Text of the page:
RAF Planes May Be Used For Holiday Flights

RAF war planes may be leased out to airlines for holiday flights to save cash, it has emerged

The aircraft will be hired by commercial airlines and quickly painted in their flagship colours for use.

If the RAF need them back during a time of crisis they will be painted back again.

It is the first time that aircraft not needed by the military will be leased out to commercial airlines.

The idea is part of new measures to save the Ministry of Defence money.

Fourteen Airbus A330s are being bought by the company AirTanker and these will be leased by the Ministry of Defence.

The deal will cost the taxpayer an estimated 13bn over almost 30 years and is the world's biggest defence Private Finance Initiative.

When the aircraft are not being used by the RAF, AirTanker will make them available for commercial hire.

"They (the RAF) pay us for two things," said Phill Blundell AirTanker's chief executive.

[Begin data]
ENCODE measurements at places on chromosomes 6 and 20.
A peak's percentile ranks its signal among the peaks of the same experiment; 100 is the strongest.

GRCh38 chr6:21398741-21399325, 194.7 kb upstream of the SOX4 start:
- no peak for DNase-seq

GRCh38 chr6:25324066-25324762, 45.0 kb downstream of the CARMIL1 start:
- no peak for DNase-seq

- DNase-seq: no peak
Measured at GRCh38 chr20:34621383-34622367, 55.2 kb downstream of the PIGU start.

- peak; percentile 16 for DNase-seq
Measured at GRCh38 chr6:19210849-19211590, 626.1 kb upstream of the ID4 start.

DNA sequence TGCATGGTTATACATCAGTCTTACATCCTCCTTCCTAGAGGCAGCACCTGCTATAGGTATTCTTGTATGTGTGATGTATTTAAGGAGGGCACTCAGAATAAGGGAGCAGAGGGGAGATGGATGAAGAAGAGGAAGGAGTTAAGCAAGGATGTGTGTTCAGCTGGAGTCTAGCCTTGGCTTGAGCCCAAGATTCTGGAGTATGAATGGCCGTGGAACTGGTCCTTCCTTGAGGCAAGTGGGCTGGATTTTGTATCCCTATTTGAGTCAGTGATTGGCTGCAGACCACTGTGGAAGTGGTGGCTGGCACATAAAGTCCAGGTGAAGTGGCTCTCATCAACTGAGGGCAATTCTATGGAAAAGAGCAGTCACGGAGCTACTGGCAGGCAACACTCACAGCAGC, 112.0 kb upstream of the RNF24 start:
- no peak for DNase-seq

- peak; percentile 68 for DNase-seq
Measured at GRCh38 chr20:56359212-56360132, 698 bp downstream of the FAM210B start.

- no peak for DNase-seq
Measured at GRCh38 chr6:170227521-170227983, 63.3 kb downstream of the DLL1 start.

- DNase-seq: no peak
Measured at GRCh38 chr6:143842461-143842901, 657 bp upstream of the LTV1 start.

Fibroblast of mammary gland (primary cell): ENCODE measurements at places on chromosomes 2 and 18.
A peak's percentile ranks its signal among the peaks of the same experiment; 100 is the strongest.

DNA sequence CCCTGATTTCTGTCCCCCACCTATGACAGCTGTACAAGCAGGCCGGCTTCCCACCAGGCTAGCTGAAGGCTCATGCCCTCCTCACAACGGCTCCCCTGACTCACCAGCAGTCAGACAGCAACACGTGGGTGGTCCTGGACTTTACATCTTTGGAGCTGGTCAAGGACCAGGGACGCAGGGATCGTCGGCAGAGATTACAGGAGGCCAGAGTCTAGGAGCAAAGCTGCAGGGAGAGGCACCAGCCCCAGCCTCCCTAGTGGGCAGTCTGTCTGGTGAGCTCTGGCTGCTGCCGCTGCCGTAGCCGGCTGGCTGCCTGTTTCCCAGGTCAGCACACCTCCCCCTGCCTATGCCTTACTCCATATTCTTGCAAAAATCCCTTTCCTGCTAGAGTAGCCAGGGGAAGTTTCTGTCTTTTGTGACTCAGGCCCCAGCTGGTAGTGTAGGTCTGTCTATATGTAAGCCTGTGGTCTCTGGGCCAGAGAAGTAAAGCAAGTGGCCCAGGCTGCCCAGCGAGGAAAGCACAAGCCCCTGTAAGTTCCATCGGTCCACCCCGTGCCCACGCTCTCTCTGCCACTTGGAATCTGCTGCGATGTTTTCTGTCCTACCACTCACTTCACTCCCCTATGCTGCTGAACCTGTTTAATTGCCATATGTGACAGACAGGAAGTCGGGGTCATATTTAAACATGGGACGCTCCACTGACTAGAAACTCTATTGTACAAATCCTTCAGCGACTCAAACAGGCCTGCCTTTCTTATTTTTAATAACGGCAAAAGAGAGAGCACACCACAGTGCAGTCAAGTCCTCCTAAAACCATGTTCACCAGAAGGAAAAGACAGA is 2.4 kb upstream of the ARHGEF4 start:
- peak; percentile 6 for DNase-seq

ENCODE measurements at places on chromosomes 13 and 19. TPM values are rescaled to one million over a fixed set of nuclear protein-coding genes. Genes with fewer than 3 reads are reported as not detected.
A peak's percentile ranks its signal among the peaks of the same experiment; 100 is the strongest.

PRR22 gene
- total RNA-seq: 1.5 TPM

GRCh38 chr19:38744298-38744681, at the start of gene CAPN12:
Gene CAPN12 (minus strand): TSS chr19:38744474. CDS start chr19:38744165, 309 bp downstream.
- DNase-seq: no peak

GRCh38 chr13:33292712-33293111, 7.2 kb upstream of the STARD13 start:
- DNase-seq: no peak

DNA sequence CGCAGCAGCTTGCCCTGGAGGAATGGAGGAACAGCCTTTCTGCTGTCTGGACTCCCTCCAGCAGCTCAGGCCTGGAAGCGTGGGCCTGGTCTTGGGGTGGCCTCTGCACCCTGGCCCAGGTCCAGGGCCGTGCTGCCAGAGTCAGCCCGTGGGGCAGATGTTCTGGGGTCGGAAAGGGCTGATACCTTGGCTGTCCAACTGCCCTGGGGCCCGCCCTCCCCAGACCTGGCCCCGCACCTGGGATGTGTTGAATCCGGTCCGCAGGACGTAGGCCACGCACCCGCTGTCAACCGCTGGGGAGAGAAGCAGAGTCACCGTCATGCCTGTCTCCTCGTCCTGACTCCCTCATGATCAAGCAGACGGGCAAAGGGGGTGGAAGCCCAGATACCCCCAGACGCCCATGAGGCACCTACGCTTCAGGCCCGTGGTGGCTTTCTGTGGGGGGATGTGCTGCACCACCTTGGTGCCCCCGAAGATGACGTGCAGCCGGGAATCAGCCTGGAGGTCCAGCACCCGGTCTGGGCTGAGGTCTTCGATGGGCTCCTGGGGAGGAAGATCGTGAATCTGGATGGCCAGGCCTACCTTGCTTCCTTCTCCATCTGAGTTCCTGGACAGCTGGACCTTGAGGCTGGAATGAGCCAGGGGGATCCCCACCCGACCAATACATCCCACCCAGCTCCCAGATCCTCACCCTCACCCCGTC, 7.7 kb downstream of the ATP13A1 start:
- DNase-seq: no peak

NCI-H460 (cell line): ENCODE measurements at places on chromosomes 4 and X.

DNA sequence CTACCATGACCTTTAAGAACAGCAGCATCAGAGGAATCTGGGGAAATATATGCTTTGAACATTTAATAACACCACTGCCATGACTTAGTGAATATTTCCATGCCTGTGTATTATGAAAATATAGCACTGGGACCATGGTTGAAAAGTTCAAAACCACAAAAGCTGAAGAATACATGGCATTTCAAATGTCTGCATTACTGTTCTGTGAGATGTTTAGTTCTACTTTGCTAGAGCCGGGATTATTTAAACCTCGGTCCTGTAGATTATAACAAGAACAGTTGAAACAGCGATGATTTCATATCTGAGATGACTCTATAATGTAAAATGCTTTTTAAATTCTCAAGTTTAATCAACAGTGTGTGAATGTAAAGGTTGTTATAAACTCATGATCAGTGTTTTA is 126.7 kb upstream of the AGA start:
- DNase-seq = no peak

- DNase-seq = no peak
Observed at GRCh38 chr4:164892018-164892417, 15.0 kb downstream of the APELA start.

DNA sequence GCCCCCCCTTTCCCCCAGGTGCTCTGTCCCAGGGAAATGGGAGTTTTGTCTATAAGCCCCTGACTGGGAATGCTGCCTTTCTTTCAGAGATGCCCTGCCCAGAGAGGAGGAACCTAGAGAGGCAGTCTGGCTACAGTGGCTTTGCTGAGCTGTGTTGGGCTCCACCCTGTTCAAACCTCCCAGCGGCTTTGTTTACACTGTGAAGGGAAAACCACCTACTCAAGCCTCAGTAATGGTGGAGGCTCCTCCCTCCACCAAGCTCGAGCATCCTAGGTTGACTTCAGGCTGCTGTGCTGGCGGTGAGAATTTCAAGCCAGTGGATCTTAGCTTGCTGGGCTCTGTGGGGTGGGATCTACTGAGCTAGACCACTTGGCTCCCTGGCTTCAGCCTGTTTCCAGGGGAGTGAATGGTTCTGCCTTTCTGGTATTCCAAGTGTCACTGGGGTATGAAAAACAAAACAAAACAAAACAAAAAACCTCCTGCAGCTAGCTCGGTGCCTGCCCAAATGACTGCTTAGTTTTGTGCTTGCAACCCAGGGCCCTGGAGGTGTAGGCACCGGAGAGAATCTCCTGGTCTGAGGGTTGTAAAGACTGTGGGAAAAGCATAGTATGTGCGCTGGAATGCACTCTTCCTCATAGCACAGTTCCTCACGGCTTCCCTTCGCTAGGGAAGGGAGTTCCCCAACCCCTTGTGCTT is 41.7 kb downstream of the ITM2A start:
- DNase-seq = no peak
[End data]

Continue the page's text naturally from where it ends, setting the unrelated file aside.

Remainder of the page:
"They pay us to make aircraft available to them, and then they pay when they fly.

"If they don't want the aircraft, or they don't want to fly them, then we take those aircraft and earn some money out of them."

Eleven years in negotiation, the deal helps the air force solve problems with its transport and airborne tanker fleet.

The 14 planes will replace elderly second-hand TriStar and VC10 airliners which have caused frustrating delays for troops waiting to fly home from duty in Afghanistan.

"These aircraft are like vintage cars," said Group Captain Peter Dixon. "They require a lot of care and attention to keep them going.

"The new fleet will be provided on time, hopefully exactly to cost and that's a rare thing these days, certainly for military procurement."

From 2011, five A330s will be permanently available to the air force, with another four on standby and the remaining five hired out to commercial airlines.

AirTanker supplies the aircraft and all their support services. The RAF will only provide the crews to fly them and the fuel.

The first planes will spend 12 months in Spain being converted to tankers.